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Wayside shrines have been an European tradition for centuries and are still found today along the streets and roads of Europe. Small chapels and monuments were the norm for the underground Church as the faithful were unable to express their beliefs by constructing churches. Even where St. Peter was martyred in Rome, there was first just a small monument with hidden Christian symbols to let the faithful know the location while remaining concealed to the Romans. After the legalization of Christianity by the Roman Emperor, Constantine, in the 4th century, great emphasis was placed on the building of churches. As many beautiful churches were built, the faithful carried on the tradition of erecting smaller chapels and monuments closer to and inside of their homes. As Christian tradition developed, great places of pilgrimage were established. Pilgrims would often travel great distances to visit the holy places. The major routes of pilgrimage were dotted with smaller churches, chapels, roadside memorials and wayside shrines. These chapels and wayside shrines were erected by local people and offered places of rest and prayer for the pilgrim traveler on their hard and long journey. What started as a simple wayside shrine often became a chapel or even a church community. Today throughout rural Catholic Europe, wayside shrines can be seen. These shrines are still being erected and older ones attentively cared for. Often the shrines have votive candles placed before them. Even in nearby former eastern block countries, the shrines were erected and cared for even at great risk. The Stations of the Cross have a deep rooted history in the Church. Many believe that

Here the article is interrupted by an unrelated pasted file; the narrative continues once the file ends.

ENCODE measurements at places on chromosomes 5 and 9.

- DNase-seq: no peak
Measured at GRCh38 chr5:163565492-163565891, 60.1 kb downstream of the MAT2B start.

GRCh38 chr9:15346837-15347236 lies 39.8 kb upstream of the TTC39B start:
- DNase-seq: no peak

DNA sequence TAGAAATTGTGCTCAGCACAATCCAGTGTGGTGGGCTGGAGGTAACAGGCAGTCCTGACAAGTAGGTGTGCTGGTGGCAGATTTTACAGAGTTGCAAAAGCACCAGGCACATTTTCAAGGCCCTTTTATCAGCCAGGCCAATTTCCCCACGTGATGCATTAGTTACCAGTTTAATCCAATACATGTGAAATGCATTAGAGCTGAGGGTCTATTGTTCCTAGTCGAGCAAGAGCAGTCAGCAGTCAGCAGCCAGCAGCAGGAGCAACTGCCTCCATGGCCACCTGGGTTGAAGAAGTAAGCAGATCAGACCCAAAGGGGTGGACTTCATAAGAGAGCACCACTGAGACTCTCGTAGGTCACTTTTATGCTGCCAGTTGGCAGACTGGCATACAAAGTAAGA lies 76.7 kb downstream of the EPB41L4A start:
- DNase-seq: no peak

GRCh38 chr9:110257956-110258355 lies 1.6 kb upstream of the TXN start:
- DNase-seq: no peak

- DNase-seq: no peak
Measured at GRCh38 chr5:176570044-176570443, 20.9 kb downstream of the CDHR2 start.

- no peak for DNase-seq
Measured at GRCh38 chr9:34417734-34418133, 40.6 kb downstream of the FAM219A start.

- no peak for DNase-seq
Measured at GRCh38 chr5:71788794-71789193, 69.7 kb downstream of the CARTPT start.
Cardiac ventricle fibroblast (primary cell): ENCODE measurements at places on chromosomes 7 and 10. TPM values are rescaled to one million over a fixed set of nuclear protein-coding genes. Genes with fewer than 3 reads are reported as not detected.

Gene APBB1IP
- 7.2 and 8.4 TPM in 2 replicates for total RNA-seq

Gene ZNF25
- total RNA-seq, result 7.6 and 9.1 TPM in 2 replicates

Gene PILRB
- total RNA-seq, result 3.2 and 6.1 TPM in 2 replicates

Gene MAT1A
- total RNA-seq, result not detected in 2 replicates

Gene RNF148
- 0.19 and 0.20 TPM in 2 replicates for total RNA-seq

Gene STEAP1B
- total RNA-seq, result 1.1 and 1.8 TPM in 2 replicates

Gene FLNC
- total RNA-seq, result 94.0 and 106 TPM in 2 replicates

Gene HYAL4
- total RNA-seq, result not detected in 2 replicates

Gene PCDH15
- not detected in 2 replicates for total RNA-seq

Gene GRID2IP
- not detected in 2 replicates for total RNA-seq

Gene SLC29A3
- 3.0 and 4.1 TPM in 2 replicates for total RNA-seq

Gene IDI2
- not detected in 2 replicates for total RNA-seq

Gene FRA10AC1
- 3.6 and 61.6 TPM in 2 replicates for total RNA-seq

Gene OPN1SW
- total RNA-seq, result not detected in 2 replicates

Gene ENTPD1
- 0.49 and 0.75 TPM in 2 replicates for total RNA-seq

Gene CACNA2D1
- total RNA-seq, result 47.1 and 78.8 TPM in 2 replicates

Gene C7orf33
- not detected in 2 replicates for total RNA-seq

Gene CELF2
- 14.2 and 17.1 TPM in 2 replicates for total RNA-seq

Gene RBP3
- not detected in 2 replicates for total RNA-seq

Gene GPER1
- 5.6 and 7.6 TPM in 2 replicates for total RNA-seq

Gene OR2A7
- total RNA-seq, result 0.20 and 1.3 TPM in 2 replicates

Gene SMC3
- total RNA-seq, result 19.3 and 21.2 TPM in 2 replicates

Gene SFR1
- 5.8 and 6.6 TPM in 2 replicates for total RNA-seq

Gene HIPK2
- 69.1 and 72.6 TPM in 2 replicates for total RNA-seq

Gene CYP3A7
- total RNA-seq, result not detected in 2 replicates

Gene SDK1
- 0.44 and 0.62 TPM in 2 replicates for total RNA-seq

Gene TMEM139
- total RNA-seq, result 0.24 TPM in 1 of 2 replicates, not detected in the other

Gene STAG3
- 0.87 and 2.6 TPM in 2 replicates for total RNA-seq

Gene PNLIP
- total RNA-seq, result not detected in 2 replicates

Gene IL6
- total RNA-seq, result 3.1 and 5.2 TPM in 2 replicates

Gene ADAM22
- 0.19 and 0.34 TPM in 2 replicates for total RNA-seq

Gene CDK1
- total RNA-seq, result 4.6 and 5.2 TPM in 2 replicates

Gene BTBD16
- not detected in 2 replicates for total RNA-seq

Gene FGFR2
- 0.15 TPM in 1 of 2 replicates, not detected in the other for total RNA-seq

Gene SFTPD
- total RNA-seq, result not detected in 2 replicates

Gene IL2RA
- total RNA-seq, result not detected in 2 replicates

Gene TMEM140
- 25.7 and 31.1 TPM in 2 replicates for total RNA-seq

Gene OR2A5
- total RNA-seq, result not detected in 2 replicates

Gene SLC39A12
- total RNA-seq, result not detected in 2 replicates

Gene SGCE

A BIT OF HISTORY OF WAYSIDE SHRINES
various forms of the Way of the Cross date back to the very beginning of the Church. It has been said by pious tradition that the devotion was said in its early form by our Blessed Mother while she lived and was protected by the beloved Apostle John. Many saints have had a devotion to the Stations. The devotion is richly blessed and supported by the Church. Under certain conditions, plenary indulgences are attached to the devotion.